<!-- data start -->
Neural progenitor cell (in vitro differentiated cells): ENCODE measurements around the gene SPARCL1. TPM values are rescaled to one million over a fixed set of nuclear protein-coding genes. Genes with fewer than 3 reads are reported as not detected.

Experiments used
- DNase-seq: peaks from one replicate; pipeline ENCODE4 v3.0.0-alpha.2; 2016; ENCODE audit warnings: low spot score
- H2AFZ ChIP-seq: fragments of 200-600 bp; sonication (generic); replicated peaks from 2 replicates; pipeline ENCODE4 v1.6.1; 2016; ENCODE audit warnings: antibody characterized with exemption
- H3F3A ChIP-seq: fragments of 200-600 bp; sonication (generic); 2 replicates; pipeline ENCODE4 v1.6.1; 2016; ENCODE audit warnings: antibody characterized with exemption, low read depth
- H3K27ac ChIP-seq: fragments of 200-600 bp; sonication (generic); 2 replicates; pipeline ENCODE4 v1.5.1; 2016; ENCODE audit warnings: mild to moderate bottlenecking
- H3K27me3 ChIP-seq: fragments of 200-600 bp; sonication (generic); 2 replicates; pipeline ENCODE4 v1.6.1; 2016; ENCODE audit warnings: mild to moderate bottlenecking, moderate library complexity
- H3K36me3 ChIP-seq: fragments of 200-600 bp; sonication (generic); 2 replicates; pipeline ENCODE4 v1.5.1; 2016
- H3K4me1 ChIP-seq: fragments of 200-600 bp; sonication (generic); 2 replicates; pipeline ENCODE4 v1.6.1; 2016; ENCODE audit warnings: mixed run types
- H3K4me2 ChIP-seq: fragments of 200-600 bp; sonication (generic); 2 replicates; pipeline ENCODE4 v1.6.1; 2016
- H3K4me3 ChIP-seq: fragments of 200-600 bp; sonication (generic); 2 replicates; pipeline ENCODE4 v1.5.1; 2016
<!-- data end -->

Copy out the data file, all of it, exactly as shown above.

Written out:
Neural progenitor cell (in vitro differentiated cells): ENCODE measurements around the gene SPARCL1. TPM values are rescaled to one million over a fixed set of nuclear protein-coding genes. Genes with fewer than 3 reads are reported as not detected.

Experiments used
- DNase-seq: peaks from one replicate; pipeline ENCODE4 v3.0.0-alpha.2; 2016; ENCODE audit warnings: low spot score
- H2AFZ ChIP-seq: fragments of 200-600 bp; sonication (generic); replicated peaks from 2 replicates; pipeline ENCODE4 v1.6.1; 2016; ENCODE audit warnings: antibody characterized with exemption
- H3F3A ChIP-seq: fragments of 200-600 bp; sonication (generic); 2 replicates; pipeline ENCODE4 v1.6.1; 2016; ENCODE audit warnings: antibody characterized with exemption, low read depth
- H3K27ac ChIP-seq: fragments of 200-600 bp; sonication (generic); 2 replicates; pipeline ENCODE4 v1.5.1; 2016; ENCODE audit warnings: mild to moderate bottlenecking
- H3K27me3 ChIP-seq: fragments of 200-600 bp; sonication (generic); 2 replicates; pipeline ENCODE4 v1.6.1; 2016; ENCODE audit warnings: mild to moderate bottlenecking, moderate library complexity
- H3K36me3 ChIP-seq: fragments of 200-600 bp; sonication (generic); 2 replicates; pipeline ENCODE4 v1.5.1; 2016
- H3K4me1 ChIP-seq: fragments of 200-600 bp; sonication (generic); 2 replicates; pipeline ENCODE4 v1.6.1; 2016; ENCODE audit warnings: mixed run types
- H3K4me2 ChIP-seq: fragments of 200-600 bp; sonication (generic); 2 replicates; pipeline ENCODE4 v1.6.1; 2016
- H3K4me3 ChIP-seq: fragments of 200-600 bp; sonication (generic); 2 replicates; pipeline ENCODE4 v1.5.1; 2016